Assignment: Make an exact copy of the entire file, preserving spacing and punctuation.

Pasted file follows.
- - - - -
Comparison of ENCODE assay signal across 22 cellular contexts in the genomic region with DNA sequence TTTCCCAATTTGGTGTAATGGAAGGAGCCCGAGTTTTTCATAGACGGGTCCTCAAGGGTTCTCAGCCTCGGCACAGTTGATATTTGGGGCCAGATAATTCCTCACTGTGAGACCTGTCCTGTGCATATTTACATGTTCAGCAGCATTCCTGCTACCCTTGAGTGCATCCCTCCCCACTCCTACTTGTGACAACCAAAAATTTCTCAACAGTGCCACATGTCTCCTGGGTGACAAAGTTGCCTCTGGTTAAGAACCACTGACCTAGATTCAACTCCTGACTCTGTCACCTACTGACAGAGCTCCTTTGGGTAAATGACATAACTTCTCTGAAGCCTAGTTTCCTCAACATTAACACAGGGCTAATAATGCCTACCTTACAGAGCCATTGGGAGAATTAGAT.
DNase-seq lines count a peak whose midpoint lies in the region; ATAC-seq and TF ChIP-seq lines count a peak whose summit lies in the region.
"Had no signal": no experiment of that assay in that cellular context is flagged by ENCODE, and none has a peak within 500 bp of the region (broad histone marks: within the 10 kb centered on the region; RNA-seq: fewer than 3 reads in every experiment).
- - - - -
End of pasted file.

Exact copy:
Comparison of ENCODE assay signal across 22 cellular contexts in the genomic region with DNA sequence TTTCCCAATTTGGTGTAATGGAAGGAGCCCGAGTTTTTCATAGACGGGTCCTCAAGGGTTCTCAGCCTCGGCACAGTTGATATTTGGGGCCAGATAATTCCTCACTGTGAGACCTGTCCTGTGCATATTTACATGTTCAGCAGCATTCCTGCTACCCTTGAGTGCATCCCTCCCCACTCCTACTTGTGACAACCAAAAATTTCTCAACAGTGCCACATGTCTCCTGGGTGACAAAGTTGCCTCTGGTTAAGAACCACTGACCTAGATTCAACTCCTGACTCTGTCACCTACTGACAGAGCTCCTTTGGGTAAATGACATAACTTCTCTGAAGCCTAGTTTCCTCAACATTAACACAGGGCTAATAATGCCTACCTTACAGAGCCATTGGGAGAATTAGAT.
DNase-seq lines count a peak whose midpoint lies in the region; ATAC-seq and TF ChIP-seq lines count a peak whose summit lies in the region.
"Had no signal": no experiment of that assay in that cellular context is flagged by ENCODE, and none has a peak within 500 bp of the region (broad histone marks: within the 10 kb centered on the region; RNA-seq: fewer than 3 reads in every experiment).